Nick Suddarth always looks pretty beat, but there's a very good reason for it. The local dubstep producer doesn't get much sleep these days, because he's always in demand. Whenever he isn't in his Surprise recording studio crafting face-melting tracks to post on his Facebook page, the 20-something is hella busy gearing up to jet off to club gigs all across the country. One week, he'll hit up cities on the West Coast, only to head off to the Deep South the next. Suffice it to say, Sluggo has been blowing up fiercely over the past two years, due in large part to the growing popularity of dubstep in the United States and the quality of his tracks. Suddarth's unique flavor of the bass-heavy, British-born genre is particularly dark, mixing heavy glitches and influences from two-step garage and jungle with brutal grinding rhythms. Sluggo's planning on keeping up his hectic schedule for as long as possible, especially since dubstep has been touted as the breakout dance music genre of 2011. Thank heavens for Red Bull.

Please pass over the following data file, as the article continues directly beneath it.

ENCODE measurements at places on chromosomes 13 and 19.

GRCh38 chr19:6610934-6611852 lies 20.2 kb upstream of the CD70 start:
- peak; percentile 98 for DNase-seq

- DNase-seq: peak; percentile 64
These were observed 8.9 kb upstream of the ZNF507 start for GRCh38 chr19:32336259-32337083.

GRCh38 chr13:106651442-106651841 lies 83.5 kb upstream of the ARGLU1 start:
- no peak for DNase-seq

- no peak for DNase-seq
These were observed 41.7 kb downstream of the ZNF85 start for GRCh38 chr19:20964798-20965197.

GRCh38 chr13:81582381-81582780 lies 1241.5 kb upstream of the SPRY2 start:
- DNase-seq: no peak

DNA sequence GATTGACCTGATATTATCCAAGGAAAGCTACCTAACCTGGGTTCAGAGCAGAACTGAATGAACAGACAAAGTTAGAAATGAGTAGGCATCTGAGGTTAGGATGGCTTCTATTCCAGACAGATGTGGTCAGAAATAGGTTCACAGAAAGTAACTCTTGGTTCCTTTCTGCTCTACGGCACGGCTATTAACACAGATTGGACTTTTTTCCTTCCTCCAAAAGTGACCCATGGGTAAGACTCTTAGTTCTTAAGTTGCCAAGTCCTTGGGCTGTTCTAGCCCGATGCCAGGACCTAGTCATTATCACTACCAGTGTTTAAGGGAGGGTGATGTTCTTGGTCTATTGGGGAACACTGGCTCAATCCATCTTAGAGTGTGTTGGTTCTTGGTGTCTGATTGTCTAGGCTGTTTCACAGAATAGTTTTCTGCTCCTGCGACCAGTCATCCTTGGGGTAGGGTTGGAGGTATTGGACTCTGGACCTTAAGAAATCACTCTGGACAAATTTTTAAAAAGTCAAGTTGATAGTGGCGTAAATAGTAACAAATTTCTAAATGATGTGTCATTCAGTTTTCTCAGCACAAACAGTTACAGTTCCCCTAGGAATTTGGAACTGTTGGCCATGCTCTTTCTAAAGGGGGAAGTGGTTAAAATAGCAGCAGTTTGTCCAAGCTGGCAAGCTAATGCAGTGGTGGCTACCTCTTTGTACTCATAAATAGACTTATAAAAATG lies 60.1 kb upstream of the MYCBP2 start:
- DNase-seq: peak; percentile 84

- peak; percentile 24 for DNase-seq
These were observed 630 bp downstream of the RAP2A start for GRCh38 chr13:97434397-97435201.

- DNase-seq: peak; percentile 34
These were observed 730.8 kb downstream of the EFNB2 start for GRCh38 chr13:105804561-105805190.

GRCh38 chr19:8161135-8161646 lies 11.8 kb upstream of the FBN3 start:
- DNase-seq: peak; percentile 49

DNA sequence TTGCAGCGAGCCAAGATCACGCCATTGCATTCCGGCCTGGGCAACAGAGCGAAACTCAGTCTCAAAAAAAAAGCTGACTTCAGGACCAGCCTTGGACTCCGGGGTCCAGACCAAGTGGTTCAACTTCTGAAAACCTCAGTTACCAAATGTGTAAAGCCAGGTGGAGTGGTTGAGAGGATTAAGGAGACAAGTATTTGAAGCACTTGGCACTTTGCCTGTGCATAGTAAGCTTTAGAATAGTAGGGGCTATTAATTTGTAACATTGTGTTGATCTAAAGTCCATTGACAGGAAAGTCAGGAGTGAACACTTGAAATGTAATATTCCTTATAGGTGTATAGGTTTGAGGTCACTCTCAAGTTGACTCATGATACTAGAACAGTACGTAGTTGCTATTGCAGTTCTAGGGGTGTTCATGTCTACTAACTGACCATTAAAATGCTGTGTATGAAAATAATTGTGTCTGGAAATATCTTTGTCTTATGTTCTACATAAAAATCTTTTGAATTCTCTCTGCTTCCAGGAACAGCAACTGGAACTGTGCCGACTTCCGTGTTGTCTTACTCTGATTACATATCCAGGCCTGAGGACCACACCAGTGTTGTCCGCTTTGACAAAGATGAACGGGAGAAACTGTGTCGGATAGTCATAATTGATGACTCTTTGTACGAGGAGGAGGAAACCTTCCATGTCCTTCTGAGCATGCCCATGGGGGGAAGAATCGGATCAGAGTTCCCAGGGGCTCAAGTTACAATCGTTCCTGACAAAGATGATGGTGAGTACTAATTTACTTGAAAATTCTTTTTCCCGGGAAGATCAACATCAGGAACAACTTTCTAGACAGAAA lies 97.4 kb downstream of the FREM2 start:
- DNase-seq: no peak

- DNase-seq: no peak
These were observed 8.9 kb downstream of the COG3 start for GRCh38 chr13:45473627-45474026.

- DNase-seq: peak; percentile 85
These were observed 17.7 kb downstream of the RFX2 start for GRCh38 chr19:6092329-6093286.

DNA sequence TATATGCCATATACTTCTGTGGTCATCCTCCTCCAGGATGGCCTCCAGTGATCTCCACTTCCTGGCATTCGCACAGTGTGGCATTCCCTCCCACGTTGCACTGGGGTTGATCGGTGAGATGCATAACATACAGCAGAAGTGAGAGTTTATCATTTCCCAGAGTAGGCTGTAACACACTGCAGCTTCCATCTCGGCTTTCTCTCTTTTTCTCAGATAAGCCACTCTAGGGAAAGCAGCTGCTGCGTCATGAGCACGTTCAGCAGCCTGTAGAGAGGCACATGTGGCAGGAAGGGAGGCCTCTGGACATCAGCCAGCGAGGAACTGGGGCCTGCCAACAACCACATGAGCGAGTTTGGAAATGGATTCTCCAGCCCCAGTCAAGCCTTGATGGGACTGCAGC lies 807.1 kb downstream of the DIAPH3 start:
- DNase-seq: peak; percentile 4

James Martin Nelson is hesitant to speak about his killer remixes of indie rock, electro-house, and dance music. A reclusive guy by nature, he generally shies away from both fame and the spotlight. He's one of the Valley's better DJs, but you'll probably never hear the humble 26-year-old, who performs as Death to the Throne, singing his own praises. Instead, you should leave that task up to the scribes of Rolling Stone or Vibe Magazine, both of which have labeled his work remixing artists like La Roux, Edward Sharpe, and Animal Collective as "epic" and "stellar." His fellow DJs also have a thing or two to say about Nelson. For instance, Benjamin Cutswell describes his talents as "extraordinary," among other superlatives. "Jimmy takes pop music tracks, gives them an added kick of energy, and makes them larger than life," Cutswell says. "They become infectious, dancier, and powerful." Nelson's latest coup, which he probably won't be boasting about, was winning the grand prize in a remix contest presented by Canadian indie pop act Metric. His electronica-laden reworking of the band's lo-fi song "Twilight Galaxy" earned his remix a spot on their next album, as well as $1,000 cash.